Book Club Channel
Compassion for Animals: An Interview with Laura Hobgood-Oster
I don't think I would claim that meat eating is un-Christian, though there are some who do claim that. I will claim, however, that eating meat produced in the horrible, terror- and torture-filled confined animal feeding operation system is un-Christian. I just can't imagine Jesus walking into a factory farm and saying that it's okay! Remember, in Luke 12 he says that not one sparrow is forgotten by God. I wonder what he would say about the 8 billion chickens killed in factory farms last year in the U.S.?
You don't speak to this in your book per se, but an issue that's important to a lot of pet-owners is whether animals go to Heaven. Do you have an opinion on that? What might the Bible suggest about meeting up with our animal companions in Heaven?
The question about Heaven is a difficult one for me because I'm not so sure that I've come to any conclusions about what, where, or when Heaven is, much less whether or not animals are there. But, if there is a place or a condition that is Heaven, then I can't imagine it without animals. It would be boring, lonely, and wouldn't make sense. A Heaven without animals seems to me to be Hell!
Also, images in the Bible of the future Paradise include animals. The wolf and the lamb together, the shepherd and the kid, the lion and the calf are laying down together in paradise. So I'm assuming they will be there!
I imagine many Christians would agree that animal advocacy is important, but maybe not as important as "people advocacy"/social justice issues, such as adoption/foster care, homelessness, issues of poverty, discrimination, etc. What do you say to those people? Is animal advocacy a lesser cause?
I don't think we can really rank compassion and justice. It's also important for us to realize how many of these issues are connected to each other. So, for instance, dog fighting is closely connected to issues of race and class and violence in many communities. The process of factory farming creates a food system that is unhealthy for everyone. It means some people will starve because so much grain is being used to feed animals in factory farms. It also means that antibiotics that could be used to fight disease in humans are being overused in these confined animals, then those antibiotics become less effective. It's all connected when we come right down to it.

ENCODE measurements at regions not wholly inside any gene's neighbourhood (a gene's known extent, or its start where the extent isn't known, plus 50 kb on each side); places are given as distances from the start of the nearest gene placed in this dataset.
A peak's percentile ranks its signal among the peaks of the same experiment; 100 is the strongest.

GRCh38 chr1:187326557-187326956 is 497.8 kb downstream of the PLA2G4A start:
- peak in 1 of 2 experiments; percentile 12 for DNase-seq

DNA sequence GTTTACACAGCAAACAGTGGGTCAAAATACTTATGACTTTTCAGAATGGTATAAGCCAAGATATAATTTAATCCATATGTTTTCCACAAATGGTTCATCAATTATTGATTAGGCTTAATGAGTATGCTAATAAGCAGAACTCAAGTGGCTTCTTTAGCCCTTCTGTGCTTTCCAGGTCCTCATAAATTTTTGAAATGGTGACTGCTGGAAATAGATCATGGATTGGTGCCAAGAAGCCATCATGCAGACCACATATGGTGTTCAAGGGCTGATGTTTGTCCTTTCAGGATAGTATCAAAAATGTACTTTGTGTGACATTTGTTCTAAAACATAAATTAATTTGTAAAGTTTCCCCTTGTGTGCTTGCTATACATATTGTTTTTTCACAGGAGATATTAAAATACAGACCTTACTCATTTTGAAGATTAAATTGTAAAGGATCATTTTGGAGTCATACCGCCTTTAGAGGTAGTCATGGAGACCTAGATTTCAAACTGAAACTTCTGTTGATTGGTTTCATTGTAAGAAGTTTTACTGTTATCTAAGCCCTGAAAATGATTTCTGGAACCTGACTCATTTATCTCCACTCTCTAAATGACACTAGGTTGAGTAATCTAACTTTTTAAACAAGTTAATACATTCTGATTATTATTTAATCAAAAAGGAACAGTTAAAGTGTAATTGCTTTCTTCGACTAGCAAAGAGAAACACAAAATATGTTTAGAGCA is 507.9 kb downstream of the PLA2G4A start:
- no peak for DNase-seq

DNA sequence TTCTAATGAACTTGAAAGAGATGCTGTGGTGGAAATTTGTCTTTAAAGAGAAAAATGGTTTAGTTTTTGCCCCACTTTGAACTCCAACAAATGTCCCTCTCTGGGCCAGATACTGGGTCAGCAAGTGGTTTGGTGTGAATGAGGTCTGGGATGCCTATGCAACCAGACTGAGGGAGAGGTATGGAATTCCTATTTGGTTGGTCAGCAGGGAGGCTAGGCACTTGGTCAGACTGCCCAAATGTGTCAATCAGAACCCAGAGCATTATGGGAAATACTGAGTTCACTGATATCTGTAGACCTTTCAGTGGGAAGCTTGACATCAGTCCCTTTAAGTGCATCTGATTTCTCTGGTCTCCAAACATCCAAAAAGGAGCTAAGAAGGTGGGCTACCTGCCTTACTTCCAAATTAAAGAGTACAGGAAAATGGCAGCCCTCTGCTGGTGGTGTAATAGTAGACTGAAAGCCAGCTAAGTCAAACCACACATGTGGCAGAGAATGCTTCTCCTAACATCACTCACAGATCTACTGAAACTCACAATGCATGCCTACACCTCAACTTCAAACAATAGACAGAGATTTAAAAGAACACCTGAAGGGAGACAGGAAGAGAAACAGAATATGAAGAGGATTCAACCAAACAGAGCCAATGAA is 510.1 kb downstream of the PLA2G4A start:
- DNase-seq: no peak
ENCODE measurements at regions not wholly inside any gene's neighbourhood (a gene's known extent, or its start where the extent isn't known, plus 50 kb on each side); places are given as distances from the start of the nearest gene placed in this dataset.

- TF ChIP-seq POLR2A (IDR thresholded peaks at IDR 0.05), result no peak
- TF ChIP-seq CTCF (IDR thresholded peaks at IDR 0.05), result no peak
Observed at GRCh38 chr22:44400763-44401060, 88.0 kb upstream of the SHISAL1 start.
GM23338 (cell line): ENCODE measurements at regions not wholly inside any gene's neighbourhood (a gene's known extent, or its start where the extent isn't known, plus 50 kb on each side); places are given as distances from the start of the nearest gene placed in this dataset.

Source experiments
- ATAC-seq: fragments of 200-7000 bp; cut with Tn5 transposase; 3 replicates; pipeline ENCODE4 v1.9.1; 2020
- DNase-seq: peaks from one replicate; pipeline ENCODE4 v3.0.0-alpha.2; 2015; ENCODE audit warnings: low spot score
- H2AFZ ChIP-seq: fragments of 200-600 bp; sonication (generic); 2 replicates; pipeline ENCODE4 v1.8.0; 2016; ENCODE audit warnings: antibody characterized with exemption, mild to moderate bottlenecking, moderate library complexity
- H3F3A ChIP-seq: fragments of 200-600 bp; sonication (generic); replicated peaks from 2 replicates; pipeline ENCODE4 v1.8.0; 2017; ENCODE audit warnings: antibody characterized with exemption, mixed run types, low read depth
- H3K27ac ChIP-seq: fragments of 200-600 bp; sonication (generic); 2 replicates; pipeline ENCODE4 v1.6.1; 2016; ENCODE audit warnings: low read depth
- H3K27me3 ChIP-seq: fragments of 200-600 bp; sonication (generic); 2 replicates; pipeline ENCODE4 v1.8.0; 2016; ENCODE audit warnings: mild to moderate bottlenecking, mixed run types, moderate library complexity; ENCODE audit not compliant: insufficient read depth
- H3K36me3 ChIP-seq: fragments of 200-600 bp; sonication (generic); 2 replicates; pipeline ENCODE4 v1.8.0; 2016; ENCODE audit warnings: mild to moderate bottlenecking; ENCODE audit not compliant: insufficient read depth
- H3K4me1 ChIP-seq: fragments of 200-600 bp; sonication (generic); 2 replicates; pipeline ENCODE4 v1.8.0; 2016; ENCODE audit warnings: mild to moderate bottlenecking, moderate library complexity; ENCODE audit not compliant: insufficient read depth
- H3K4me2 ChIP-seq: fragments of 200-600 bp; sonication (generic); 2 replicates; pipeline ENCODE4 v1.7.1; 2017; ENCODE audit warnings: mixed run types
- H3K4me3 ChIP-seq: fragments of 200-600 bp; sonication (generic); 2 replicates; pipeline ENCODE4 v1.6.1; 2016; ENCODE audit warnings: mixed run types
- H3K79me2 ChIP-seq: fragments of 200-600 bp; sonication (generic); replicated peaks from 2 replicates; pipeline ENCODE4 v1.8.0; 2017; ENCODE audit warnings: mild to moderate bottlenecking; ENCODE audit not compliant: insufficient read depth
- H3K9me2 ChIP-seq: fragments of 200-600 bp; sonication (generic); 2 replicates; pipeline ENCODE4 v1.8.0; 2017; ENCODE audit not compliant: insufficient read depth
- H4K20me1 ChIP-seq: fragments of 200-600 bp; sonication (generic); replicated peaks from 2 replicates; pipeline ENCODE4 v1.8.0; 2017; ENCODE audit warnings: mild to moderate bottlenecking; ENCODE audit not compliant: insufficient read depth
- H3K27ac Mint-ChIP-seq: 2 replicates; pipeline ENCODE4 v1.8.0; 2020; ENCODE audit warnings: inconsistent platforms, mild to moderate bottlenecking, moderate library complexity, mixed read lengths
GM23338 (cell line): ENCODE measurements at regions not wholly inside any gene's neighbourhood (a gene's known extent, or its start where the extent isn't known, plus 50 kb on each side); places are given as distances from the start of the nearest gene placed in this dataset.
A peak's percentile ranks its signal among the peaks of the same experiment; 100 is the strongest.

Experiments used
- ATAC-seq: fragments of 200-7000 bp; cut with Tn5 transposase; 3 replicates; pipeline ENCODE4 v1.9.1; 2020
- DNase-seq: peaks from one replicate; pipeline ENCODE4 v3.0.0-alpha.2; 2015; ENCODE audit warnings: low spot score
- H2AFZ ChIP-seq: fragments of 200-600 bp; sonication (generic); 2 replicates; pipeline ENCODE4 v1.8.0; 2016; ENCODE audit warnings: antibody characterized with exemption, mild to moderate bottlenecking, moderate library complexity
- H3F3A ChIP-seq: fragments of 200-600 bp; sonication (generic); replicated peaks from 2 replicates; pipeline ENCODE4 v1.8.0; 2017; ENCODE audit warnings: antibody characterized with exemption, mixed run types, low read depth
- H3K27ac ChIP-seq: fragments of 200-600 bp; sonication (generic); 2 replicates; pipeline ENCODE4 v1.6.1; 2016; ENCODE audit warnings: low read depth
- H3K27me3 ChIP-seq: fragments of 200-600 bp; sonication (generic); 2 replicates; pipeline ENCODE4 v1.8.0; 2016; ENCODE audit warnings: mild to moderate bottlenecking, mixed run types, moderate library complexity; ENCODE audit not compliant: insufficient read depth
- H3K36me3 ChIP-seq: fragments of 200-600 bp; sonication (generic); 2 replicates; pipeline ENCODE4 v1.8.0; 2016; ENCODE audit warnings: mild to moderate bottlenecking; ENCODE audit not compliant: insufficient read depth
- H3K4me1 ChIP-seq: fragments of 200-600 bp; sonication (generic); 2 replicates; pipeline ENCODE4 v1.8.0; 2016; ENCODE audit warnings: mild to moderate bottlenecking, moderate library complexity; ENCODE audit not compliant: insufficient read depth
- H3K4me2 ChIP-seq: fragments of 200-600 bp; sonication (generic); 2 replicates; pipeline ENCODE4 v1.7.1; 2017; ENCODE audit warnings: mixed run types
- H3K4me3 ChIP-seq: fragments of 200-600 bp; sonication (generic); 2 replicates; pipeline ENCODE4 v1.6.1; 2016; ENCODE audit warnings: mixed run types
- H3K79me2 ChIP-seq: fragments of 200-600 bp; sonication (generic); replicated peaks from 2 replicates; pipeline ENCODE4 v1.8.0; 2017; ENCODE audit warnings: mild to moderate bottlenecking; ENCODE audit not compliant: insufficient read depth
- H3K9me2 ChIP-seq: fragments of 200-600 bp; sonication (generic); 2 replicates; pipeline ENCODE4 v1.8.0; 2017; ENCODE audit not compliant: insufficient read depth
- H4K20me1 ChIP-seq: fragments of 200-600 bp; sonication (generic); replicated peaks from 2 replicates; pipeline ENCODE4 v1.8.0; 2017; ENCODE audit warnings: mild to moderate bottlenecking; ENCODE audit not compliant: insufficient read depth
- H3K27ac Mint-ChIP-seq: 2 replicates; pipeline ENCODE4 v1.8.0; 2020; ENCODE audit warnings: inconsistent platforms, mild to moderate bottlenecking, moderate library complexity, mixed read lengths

Your book provides an extensive resource section including organizations that advocate for animals. It's a great source for individuals and church groups that may want to get involved in any number of issues you raise in your book. (As an aside, I think animal-care issues could provide wonderful intergenerational opportunities for service in churches!) What are some of your favorite organizations?
I've recently worked closely with the Humane Society of the United States. They have a growing faith-based outreach program that I think is very important. It is already having a big impact and I think it will have an even greater impact in the future.
I also think that people who are interested and passionate about animals need to be involved locally with real animals—volunteering at animal shelters, educating people about the food they are eating and how those animals were raised, helping educate about wildlife and creating wildlife friendly spaces wherever appropriate. All of those ways of being engaged locally are so important.
So, I have to ask—how many animals do you have at home? I also know you're involved with a local rescue shelter, as well. What is your role there?
Deborah Arca joined the Patheos team in 2009, after more than ten years of managing programs for the Program in Christian Spirituality at the San Francisco Theological Seminary. Deborah has also been a youth minister, a director of music/theatre programs for children, and a music minister.